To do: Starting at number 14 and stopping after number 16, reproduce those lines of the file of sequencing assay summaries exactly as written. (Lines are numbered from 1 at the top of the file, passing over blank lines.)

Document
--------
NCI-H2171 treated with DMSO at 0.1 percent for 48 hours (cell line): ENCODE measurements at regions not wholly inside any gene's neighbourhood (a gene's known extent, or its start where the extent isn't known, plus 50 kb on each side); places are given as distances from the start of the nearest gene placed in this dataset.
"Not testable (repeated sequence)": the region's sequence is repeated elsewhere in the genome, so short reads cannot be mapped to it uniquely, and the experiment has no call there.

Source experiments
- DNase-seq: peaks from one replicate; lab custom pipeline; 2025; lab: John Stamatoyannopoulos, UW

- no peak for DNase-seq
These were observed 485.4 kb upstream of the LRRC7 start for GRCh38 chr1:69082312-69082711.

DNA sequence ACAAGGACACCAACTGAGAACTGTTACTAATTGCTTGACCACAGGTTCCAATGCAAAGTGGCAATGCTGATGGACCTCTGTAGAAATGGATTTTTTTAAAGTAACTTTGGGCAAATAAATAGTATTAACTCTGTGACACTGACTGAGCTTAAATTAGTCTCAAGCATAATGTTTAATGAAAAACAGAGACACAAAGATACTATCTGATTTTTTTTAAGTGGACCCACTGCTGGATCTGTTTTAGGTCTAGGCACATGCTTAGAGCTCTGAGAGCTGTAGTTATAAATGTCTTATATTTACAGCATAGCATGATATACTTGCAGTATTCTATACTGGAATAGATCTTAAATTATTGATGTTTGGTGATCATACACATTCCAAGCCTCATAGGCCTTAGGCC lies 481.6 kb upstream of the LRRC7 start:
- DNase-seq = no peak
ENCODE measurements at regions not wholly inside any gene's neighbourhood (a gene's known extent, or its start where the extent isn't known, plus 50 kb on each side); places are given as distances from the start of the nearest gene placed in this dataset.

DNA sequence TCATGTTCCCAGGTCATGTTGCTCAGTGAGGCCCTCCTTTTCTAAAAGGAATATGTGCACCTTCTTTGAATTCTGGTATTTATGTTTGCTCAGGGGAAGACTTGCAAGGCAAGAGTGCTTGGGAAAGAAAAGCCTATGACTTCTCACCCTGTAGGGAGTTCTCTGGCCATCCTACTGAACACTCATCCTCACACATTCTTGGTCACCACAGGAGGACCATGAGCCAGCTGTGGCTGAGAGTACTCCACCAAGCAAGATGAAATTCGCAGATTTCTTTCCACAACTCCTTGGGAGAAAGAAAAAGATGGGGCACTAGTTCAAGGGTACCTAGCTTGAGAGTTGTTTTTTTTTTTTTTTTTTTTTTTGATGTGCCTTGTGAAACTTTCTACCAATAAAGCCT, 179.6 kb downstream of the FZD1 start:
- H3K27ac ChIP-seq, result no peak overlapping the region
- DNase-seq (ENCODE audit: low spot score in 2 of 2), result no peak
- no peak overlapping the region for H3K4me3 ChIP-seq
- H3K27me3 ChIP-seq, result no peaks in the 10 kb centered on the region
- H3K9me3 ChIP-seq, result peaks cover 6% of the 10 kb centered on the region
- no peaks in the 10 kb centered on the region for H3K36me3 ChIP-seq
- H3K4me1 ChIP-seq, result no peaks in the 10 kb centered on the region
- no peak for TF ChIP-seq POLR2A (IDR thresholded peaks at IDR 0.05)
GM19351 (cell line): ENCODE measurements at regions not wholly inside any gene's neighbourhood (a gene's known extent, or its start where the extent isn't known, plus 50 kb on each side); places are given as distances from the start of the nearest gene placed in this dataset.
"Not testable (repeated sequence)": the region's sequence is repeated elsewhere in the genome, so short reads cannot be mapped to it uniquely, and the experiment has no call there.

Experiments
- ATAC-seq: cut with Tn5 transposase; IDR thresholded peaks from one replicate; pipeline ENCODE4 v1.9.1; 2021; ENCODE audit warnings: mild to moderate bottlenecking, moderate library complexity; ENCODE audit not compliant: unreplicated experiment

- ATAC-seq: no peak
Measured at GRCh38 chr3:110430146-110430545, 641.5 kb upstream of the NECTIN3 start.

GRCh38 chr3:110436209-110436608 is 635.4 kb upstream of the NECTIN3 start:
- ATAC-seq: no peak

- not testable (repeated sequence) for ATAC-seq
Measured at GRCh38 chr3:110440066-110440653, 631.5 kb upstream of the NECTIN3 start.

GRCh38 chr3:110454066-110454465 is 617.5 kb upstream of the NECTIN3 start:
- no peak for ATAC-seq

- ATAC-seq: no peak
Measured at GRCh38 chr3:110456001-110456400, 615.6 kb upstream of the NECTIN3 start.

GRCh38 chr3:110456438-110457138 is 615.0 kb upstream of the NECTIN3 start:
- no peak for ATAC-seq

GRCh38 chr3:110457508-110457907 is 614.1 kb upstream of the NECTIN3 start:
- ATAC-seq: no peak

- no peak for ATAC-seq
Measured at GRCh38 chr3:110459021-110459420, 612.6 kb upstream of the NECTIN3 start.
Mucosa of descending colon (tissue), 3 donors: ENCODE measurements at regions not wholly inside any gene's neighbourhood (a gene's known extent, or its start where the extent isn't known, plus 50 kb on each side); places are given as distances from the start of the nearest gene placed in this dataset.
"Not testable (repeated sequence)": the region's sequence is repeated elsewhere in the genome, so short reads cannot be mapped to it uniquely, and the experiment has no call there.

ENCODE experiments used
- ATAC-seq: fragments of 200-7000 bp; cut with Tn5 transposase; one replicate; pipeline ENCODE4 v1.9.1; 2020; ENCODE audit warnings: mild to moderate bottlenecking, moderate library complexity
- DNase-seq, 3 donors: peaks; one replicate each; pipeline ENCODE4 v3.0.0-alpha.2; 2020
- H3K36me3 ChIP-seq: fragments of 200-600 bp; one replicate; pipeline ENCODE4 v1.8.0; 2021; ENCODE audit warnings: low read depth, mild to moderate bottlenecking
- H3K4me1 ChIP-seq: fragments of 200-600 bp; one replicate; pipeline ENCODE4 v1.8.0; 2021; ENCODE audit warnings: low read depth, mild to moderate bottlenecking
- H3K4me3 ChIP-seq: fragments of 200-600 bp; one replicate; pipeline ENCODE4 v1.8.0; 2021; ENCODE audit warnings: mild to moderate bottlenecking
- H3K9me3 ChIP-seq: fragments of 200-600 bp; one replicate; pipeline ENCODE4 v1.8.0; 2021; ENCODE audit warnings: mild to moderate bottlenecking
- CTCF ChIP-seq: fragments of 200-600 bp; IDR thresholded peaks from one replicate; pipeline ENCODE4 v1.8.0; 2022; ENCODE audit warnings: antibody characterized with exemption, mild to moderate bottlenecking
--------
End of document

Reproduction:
- H3K27me3 ChIP-seq, result no peaks in the 10 kb centered on the region
- H3K9me3 ChIP-seq, result peaks cover 6% of the 10 kb centered on the region
- no peaks in the 10 kb centered on the region for H3K36me3 ChIP-seq